In the instant case, defendant was not seeking to establish the financial interest of plaintiff’s witnesses. It was seeking only to apprise the jury that plaintiff had a remedy against his employer under the Workmen’s Compensation Act and that the action against Greeley was not his only opportunity for compensation. We view the injection of this information as highly prejudicial to plaintiff because it could have the effect of decreasing the jury’s award solely because plaintiff had another source of compensation. (See Pierce v. Commonwealth Edison Co. (1981), 101 Ill. App. 3d 272, 276, 428 N.E.2d 174; Bryntesen v. Carroll Construction Co. (1963), 27 Ill. 2d 566, 568, 190 N.E.2d 315.) We further view this information as irrelevant to the issue which was before the jury, i.e., whether defendant was liable under the Structural Work Act. (Ill. Rev. Stat. 1973, ch. 48, par. 60 et seq.) Finally, we do not consider improper plaintiff’s argument to the jury that this was his “one chance for the compensation.” Although plaintiff also had a remedy against E & D under the Workmen’s Compensation Act (Ill. Rev. Stat. 1973, ch. 48, par. 138.1 et seq.), the policy behind that act is not to provide compensation for injury but rather “to afford employees financial protection when their earning power is temporarily diminished or terminated due to employment injuries.” (Laffoon v. Bell & Zoller Coal Co. (1976), 65 Ill. 2d 437, 446, 359 N.E.2d 125.) We, therefore, find no error in the trial court’s refusal to allow defendant to comment upon plaintiff’s remedy under the Workmen’s Compensation Act.
Defendant’s next contention is that the trial court erred in failing to submit an itemized verdict form to the jury. It relies upon section 65.1 of the Civil Practice Act (Ill. Rev. Stat. 1979, ch. 110, par. 65.1) as authority for its position. We question the applicability of this statute to the instant case, since the statute was not in effect when the present action was originally filed. (See Ill. Rev. Stat. 1979, ch. 110, par. 65.1, effective September 19, 1976.) In any event, *725defendant has waived this issue by failing to object to the form of the verdict which was submitted to the jury, and by failing to tender an itemized verdict itself. Biundo v. Christ Community Hospital (1982), 104 Ill. App. 3d 670, 674, 432 N.E.2d 1293; Jensen v. Chicago & Western Indiana R.R. Co. (1981), 94 Ill. App. 3d 915, 932, 419 N.E.2d 578.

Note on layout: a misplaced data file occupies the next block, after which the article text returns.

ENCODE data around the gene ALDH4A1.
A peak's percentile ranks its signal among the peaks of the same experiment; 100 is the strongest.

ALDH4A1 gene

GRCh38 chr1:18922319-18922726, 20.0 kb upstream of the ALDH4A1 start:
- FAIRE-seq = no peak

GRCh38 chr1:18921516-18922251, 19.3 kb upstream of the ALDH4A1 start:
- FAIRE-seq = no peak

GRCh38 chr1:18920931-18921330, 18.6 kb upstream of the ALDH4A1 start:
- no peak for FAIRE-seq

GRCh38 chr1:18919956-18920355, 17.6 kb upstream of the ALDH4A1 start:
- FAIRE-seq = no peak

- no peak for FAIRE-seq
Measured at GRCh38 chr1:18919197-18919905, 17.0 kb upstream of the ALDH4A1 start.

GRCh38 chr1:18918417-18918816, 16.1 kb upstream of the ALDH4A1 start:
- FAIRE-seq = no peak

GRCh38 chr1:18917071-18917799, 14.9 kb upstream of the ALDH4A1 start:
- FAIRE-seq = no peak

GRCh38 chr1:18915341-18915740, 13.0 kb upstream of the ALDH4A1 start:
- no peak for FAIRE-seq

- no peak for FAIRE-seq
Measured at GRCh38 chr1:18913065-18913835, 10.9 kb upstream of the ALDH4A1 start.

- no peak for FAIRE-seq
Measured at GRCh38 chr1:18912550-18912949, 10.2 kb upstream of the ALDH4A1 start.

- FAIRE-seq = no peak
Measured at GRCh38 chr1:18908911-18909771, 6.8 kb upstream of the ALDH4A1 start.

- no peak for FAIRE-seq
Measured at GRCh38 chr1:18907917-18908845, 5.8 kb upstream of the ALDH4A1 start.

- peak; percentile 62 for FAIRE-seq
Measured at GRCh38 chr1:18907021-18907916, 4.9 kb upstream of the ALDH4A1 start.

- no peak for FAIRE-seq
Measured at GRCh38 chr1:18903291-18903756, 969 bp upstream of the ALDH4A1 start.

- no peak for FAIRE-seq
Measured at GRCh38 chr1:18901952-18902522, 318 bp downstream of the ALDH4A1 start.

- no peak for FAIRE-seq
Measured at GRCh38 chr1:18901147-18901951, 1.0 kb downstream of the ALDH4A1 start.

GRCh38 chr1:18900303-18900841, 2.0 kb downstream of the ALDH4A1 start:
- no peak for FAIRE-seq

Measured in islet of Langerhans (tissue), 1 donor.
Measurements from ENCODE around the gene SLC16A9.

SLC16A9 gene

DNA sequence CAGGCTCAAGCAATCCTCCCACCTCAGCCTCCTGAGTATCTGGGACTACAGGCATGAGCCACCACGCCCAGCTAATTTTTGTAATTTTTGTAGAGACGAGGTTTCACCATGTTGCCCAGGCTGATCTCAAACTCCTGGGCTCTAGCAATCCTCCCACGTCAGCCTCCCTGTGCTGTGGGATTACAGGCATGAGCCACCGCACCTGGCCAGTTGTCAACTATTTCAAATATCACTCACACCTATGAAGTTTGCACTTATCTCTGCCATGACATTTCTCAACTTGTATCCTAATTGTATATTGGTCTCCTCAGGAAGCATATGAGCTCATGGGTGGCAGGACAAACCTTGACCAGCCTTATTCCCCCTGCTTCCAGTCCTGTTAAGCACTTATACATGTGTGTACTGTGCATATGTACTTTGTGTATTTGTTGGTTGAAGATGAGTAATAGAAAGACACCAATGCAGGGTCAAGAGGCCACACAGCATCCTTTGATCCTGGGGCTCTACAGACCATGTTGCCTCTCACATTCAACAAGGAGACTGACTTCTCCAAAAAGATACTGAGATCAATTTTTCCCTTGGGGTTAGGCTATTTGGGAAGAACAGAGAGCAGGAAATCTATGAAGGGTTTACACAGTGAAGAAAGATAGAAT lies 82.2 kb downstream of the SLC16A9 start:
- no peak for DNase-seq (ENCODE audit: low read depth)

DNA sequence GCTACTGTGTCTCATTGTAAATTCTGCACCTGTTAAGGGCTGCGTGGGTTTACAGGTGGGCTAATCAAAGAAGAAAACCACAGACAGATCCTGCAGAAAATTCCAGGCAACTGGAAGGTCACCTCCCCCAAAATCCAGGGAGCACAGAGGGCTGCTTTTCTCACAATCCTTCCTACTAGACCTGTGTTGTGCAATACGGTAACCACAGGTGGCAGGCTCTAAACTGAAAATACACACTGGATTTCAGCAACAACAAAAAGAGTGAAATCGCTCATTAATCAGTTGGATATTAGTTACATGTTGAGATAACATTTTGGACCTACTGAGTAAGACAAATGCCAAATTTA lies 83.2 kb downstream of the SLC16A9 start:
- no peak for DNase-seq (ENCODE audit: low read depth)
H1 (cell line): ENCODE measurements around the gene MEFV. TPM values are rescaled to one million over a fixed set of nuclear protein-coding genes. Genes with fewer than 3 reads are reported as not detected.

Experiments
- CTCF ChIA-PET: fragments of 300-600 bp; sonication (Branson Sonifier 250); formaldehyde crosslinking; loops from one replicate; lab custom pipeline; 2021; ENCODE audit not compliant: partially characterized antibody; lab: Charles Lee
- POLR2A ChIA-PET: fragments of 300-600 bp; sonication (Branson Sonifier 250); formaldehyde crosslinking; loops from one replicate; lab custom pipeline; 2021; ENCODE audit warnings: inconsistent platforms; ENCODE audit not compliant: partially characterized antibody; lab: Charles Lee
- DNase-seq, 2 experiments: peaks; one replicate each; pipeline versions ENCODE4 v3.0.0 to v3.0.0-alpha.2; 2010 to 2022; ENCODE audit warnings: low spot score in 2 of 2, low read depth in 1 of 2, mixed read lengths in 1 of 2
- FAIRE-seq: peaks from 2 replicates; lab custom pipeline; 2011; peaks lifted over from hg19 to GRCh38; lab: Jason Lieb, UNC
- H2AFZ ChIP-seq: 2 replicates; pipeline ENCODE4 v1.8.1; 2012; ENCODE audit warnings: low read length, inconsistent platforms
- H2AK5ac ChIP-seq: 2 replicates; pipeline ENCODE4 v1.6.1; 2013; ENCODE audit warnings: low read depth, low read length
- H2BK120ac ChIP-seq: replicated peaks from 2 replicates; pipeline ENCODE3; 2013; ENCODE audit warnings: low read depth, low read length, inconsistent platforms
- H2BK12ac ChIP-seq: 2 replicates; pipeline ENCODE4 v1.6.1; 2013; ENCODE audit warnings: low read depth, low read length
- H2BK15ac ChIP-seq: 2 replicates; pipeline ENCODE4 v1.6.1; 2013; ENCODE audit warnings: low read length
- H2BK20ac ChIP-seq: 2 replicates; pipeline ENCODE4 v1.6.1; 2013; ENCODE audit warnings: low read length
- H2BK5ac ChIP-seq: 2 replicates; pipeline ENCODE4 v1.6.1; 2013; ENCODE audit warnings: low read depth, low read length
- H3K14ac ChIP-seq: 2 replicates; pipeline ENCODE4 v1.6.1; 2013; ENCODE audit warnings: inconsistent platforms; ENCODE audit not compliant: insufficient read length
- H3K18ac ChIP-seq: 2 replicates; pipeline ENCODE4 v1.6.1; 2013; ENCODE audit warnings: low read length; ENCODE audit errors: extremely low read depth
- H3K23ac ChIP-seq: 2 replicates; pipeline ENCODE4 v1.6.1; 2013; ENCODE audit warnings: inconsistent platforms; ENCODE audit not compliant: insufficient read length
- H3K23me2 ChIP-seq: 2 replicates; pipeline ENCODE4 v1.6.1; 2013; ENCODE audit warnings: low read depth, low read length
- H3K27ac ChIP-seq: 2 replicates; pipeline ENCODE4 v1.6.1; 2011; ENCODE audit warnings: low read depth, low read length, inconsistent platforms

Defendant next contends it was error to instruct the jury as to “present cash value” of future damages without actuarial evidence on the formula to be used in arriving at this amount. It claims this is tantamount to giving an instruction which is not based on the evidence. We disagree. There is no requirement in Illinois that actuarial or statistical evidence be presented to guide the jury in its determination of present cash value. (Crabtree v. St. Louis-San Francisco Ry. Co. (1980), 89 Ill. App. 3d 35, 39, 411 N.E.2d 19; Lawson v. Belt Ry. Co. (1975), 34 Ill. App. 3d 7, 29, 339 N.E.2d 381; Wells v. Web Machinery Co. (1974), 20 Ill. App. 3d 545, 559-60, 315 N.E.2d 301.) The jury was instructed that it must compute present cash value and was given the definition of that term. (Illinois Pattern Jury Instruction (IPI), Civil, No. 34.02 (2d ed. 1971).) The formula for calculating present cash value is, in our opinion, implicit in the definition. (See Kirk v. Walter E. Deuchler Associates, Inc. (1979), 79 Ill. App. 3d 416, 398 N.E.2d 603.) We note that defendant has not contested the correctness of the instruction or the definition contained in it. Defendant also does not claim the jury improperly computed present cash value. (Cf. Carlson v. Dorsey Trailers, Inc. (1977), 50 Ill. App. 3d 748, 756, 365 N.E.2d 1065.) Further, we note that defendant failed to submit another formula which it believed better explained the method of arriving at this figure. (Pennell v. Baltimore & Ohio Ry. Co. (1957), 13 Ill. App. 2d 433, 440, 142 N.E.2d 497.) The burden was on defendant to do so if it felt the formula in IPI Civil No. 34.02 needed supplementing or clarifying. (Pennell.) We think the jury was adequately informed on how to arrive at present cash value. In addition, any confusion in how to apply the instruction was adequately clarified by plaintiff’s counsel’s extensive comments during closing argument on the factors to be considered in computing this figure. We conclude that while an actuary’s testimony may be helpful to a jury charged with calculating present cash value, it is not necessary or required before an instruction on this subject may be submitted.